While it is likely that Richardson is one of the three players involved due to his known drug use, the other 2 players are harder to identify. It is thought that the problems, especially the point-shaving and 3 Knicks using the same drug dealer, occurred between 80-82. On the 80, 81, and 82 Knicks teams only Bill Cartwright, Hollis Copeland, Michael Ray Richardson, Toby Knight, Marvin Webster and Sly Williams appeared on the roster for all 3 seasons. A few other players appear in 2 of the 3 seasons, and specifically played on both the 81 and 82 teams, such as Reggie Carter, Campy Russell, Larry Demic, and Dwayne Scales.

Injuries also became a sudden issue with the Knicks at this time and following seasons. Cartwright was injured often, Russell, Copeland, and Webster all had their career pretty much ended by injuries immediately following the season.

The 1982 Knicks is where most the allegations lie. The team had obvious issues you could see just by watching them play and the players made mistakes that professional basketball players rarely make. For example, Richardson air-balled several key free throws in a loss to the Nets. Richardson also had several games where he inexplicably played bad and missed a lot of shots that where out of character.

In the FBI's investigation it found that the drug dealer with connection to the three Knicks players had placed several large bets on those exact games. If this happened once it would be a coincidence, but it happened six times in March and April of the 1982 season. The dealer was said to have normally made $300 bets but on 7 Knicks games he placed $12,000 bets and won on 6 of those games

The FBI alleges that the problems with drugs and the Knicks players got so bad that several of the players started placing bets themselves that the Knicks would lose. Again, NBA salaries were not like they are today. In 1982 nobody made millions playing basketball and the league was still having financial problems. It would still be a few years before the Magic-Bird rivalry really took off and Michael Jordan was still a sophomore at the University of North Carolina. So money was scarce, especially for the lower tier players. Richardson was making good money, but the NBA salary cap was around 3.5 million in 1982, so a player like Toby Knight would not be making all that much. Add to the lower salary the price of living in New York City and players could have financial issues. Celtics great and league MVP Dave Cowens use to work as a taxi driver in the off-season. Now add drug addition to this combination and it becomes clear why a player would risk it all for just a few thousand extra dollars.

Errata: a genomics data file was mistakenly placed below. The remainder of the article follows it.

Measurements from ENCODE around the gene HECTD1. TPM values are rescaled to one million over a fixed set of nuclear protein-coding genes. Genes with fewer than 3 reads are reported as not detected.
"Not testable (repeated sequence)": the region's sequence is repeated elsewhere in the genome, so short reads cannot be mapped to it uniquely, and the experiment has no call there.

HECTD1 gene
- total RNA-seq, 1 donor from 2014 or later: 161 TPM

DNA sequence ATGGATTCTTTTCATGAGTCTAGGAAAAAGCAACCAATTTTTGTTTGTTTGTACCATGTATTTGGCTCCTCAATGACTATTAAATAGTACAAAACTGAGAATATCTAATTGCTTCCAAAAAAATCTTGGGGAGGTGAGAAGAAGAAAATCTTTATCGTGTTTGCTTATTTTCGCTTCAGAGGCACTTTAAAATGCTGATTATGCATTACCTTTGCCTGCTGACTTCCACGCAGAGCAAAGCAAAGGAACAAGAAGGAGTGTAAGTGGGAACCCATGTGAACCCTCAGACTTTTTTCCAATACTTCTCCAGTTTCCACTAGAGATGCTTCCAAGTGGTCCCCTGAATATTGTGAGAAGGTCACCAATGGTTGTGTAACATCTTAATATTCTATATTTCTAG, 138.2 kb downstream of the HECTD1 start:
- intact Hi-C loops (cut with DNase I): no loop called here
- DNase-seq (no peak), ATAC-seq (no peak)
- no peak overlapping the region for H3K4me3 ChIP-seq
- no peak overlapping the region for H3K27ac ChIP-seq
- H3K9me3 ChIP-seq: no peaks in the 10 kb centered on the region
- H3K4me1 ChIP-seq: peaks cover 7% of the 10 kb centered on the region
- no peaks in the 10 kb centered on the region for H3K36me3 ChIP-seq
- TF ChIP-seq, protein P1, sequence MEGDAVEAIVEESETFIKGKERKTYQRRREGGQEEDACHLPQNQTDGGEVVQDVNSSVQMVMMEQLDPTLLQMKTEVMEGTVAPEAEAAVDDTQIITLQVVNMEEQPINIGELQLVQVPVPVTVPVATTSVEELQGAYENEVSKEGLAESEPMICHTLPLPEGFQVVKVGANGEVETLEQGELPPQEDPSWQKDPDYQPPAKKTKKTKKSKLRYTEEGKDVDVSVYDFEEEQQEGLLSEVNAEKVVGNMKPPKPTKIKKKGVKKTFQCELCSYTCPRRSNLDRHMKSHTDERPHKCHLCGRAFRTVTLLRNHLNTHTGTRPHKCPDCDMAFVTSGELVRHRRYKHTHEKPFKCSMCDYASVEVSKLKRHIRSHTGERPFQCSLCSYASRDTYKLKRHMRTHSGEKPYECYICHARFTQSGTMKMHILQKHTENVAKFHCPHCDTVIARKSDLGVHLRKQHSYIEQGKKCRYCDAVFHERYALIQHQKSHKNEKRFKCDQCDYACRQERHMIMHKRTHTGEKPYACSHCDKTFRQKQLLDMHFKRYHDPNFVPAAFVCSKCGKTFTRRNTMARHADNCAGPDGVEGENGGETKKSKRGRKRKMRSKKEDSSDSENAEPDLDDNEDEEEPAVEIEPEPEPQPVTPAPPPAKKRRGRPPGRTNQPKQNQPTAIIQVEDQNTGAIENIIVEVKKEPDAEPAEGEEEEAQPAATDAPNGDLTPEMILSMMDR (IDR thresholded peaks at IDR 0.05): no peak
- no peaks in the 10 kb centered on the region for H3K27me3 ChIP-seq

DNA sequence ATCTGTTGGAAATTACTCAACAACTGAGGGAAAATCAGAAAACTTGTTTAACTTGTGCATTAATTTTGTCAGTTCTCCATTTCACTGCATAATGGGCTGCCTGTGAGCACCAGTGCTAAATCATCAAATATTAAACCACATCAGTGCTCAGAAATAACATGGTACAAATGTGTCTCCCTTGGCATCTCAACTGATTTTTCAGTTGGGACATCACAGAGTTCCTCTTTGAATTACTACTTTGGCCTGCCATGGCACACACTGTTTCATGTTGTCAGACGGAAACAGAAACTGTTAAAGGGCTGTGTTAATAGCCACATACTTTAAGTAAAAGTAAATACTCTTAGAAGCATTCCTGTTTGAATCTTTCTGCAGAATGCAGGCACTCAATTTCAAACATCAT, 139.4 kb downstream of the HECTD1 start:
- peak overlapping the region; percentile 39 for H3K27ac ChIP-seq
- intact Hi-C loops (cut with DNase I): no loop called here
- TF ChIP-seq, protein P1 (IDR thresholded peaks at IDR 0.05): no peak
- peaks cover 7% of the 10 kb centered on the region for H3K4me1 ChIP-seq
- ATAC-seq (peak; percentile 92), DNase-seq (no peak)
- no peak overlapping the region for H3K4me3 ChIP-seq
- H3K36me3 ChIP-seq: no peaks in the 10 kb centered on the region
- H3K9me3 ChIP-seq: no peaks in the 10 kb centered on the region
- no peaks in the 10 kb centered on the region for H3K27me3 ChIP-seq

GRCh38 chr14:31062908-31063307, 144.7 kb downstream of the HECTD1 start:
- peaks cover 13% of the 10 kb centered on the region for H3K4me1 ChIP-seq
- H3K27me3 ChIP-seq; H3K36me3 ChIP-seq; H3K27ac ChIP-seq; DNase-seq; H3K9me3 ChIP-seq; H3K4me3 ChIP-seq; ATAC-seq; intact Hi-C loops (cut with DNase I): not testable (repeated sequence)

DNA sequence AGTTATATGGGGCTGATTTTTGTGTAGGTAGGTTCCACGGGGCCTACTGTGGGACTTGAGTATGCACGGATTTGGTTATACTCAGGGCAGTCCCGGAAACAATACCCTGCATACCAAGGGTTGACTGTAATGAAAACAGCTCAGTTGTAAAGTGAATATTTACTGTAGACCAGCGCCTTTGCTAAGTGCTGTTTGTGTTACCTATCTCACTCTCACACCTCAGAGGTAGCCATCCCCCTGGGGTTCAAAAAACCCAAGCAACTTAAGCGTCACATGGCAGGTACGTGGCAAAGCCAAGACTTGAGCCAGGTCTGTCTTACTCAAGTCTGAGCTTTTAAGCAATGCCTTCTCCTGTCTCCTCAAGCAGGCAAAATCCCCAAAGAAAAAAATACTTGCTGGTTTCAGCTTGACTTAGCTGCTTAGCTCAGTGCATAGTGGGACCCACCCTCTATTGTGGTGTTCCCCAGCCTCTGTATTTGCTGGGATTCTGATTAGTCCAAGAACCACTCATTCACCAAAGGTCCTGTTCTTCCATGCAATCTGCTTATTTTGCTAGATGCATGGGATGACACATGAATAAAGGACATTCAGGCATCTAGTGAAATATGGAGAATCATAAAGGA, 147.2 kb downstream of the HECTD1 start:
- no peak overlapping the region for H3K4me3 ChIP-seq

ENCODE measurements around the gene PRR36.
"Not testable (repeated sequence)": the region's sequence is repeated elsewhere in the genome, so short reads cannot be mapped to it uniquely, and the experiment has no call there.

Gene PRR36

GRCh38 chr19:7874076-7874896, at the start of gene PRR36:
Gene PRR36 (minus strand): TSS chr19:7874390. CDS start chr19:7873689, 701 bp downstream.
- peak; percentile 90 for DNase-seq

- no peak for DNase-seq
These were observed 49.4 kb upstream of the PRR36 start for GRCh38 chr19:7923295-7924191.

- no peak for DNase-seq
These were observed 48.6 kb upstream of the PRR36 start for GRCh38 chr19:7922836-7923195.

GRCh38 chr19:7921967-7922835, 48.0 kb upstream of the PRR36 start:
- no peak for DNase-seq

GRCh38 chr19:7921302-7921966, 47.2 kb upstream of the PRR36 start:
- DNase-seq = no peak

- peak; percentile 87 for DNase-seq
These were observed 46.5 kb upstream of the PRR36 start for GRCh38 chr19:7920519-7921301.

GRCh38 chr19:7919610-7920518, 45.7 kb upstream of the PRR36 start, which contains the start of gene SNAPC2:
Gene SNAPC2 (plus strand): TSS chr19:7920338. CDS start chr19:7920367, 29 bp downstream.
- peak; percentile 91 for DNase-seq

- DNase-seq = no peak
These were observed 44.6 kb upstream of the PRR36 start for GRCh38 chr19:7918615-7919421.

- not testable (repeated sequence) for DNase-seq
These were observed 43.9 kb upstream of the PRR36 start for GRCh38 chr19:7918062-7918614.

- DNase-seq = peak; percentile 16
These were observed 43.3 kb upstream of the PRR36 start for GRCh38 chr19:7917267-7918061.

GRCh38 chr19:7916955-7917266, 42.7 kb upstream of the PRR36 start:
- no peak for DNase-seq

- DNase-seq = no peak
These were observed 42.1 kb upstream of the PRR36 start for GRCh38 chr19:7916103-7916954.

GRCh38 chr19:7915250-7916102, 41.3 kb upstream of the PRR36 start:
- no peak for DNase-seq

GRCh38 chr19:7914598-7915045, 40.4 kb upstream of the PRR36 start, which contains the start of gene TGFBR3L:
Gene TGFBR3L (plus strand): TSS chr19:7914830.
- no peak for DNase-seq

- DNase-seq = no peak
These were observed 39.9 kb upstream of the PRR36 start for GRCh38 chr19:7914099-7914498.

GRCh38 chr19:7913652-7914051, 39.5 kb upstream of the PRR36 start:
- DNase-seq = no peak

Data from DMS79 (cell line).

The investigation into the Knicks continued into the 1983 season, but it ultimately fell apart. The reason the case fell apart is due to lack of physical evidence, the FBI was unable to get anyone on tape doing or saying anything illegal and the few witnesses that they did talk to denied any knowledge of wrong doing. In the end it was just rumors and innuendo and by 1986 the case was closed.

The Knicks blew the team up the following season. They traded Richardson to the Warriors for Bernard King. Bill Cartwright continued his downward spiral due to injuries and his production dropped and was eventually traded to the Chicago Bulls for Charles Oakley. Cartwright would have a happy ending to his story as he became a key piece of three Bulls championship teams. Sly Williams left for Atlanta after the 1983 season and was soon out of the league. Marvin Webster contracted Hepatitis and missed 2 seasons before trying a comeback with the Bucks in 1987, that lasted all of 15 games. Campy Russell would miss all of the next two seasons with knee injuries before returning to Cleveland for 3 games. And most of the rest of the Knicks roster would be out of the NBA by 1985.

Perhaps a fitting end to this story is how tragic it ended for Michael Ray Richardson. The player that was likely behind the whole issue. He would only play half a season with the Warriors before they traded him to the Knicks. Drug issues continued to plague his career. He seemed to get better after the NBA implemented an anti-drug policy. In 1985 he had the best season of his career appearing in all 82 games and average 20 points a contest for the New Jersey Nets. He even made his fourth all-star team that season. It looked like he had overcome his addiction, but the following year he failed another drug test and became the first player since the 1950s to be banned for life by the NBA.

The NBA reinstated Richardson in 1988 but he never played in the NBA again, by his own accord. Richardson would turn his life around and had a successful career in Europe where he continued to play throughout the 1990s and retired in 2002 at the age of 47. He even went on to coach in the CBA and NBL of Canada. By all accounts he is doing well now having finally overcome his demons.